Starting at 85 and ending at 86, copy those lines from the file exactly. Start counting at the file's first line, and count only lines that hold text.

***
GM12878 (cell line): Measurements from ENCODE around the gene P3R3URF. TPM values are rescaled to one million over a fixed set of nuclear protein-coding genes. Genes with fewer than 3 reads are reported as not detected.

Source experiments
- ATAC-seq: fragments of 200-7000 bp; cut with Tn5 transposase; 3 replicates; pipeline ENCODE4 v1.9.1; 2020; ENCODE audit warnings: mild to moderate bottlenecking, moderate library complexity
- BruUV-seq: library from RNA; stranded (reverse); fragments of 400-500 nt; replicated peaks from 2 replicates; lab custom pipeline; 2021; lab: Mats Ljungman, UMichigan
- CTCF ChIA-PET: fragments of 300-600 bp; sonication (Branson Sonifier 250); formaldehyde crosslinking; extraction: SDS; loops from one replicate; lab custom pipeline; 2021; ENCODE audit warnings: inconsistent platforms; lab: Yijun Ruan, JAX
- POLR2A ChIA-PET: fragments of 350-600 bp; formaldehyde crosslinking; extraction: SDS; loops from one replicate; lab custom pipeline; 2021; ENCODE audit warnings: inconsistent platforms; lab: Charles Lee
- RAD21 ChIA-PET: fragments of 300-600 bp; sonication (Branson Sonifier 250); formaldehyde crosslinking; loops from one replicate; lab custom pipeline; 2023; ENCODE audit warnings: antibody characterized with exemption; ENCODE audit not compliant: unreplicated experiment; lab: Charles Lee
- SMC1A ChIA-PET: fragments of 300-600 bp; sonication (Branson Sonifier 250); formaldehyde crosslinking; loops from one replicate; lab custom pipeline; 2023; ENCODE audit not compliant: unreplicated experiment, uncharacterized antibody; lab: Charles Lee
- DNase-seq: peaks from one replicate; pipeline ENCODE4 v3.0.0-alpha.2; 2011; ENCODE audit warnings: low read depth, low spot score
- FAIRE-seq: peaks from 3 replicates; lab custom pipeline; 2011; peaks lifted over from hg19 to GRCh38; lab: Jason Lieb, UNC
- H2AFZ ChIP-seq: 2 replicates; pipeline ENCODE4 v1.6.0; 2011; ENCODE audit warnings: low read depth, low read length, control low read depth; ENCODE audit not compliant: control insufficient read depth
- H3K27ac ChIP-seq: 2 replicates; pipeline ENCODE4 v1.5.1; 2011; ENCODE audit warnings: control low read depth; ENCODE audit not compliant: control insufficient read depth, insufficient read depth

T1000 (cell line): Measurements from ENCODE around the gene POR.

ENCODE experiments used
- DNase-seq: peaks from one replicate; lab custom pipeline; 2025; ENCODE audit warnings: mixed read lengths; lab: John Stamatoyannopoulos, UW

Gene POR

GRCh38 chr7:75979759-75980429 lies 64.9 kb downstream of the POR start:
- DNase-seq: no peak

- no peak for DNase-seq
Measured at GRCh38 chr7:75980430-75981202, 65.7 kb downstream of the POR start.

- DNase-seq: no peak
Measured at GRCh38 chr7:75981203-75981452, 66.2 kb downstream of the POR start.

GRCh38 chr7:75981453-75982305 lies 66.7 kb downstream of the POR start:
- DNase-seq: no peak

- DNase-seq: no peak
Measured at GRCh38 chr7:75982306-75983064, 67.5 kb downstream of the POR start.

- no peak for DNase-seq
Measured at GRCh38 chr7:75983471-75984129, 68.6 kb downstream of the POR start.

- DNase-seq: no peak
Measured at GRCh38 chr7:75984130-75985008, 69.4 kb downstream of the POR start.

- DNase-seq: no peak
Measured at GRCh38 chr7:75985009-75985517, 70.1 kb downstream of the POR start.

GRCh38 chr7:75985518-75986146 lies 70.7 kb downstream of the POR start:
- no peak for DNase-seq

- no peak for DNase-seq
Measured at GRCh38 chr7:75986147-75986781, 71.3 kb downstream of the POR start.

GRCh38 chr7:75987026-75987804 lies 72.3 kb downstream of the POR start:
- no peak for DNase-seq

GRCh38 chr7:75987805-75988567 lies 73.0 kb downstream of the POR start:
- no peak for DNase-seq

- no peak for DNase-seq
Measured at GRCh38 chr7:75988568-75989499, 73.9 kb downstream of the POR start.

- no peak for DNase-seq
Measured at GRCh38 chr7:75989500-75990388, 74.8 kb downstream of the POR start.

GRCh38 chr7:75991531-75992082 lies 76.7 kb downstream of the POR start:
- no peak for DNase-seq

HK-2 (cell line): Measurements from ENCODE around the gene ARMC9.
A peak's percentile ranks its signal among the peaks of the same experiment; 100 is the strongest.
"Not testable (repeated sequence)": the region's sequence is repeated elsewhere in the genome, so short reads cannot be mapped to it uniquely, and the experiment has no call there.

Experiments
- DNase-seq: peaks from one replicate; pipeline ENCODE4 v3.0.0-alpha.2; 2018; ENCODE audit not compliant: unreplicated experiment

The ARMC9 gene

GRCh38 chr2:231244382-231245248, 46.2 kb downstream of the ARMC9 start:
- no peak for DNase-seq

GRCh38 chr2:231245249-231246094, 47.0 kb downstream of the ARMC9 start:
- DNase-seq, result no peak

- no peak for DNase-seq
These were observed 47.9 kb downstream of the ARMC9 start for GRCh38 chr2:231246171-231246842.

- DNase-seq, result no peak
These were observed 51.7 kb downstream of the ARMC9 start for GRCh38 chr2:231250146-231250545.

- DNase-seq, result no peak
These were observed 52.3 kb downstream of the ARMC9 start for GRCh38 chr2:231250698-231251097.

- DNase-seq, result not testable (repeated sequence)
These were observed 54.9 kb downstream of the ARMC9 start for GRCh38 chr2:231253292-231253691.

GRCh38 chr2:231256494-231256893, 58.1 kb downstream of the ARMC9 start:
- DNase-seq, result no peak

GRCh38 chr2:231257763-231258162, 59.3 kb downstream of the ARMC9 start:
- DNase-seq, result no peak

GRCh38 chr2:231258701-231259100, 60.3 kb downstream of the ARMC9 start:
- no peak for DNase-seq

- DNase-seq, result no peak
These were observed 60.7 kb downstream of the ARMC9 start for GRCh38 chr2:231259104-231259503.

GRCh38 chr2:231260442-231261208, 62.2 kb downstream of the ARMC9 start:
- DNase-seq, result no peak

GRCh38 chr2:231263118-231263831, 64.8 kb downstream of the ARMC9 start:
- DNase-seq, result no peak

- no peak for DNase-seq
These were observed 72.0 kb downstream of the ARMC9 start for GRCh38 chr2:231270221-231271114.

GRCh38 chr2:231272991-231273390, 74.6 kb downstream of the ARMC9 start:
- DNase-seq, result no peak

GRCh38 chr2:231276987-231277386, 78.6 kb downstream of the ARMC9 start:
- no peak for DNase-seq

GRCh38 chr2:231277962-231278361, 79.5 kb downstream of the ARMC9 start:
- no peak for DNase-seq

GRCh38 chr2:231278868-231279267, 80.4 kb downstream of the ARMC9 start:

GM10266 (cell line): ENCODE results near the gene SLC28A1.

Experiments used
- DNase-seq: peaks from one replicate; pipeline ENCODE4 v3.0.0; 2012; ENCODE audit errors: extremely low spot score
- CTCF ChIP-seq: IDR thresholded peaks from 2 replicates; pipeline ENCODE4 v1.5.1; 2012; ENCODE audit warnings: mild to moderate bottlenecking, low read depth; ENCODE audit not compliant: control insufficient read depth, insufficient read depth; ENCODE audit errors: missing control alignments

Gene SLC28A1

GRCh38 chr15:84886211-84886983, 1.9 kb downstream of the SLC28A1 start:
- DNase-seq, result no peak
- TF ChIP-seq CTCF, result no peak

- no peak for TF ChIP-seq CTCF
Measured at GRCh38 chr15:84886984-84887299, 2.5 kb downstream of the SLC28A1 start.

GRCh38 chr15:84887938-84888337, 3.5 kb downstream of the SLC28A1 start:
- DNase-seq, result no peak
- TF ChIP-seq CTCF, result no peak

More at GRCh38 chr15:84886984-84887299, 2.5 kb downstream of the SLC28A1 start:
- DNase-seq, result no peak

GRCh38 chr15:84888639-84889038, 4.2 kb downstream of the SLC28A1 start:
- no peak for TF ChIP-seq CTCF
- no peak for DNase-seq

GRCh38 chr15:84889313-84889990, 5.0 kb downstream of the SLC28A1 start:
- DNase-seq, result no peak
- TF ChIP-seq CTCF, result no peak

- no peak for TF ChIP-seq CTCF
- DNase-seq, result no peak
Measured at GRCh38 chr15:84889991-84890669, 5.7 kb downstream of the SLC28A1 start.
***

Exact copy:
GRCh38 chr2:231278868-231279267, 80.4 kb downstream of the ARMC9 start:

GM10266 (cell line): ENCODE results near the gene SLC28A1.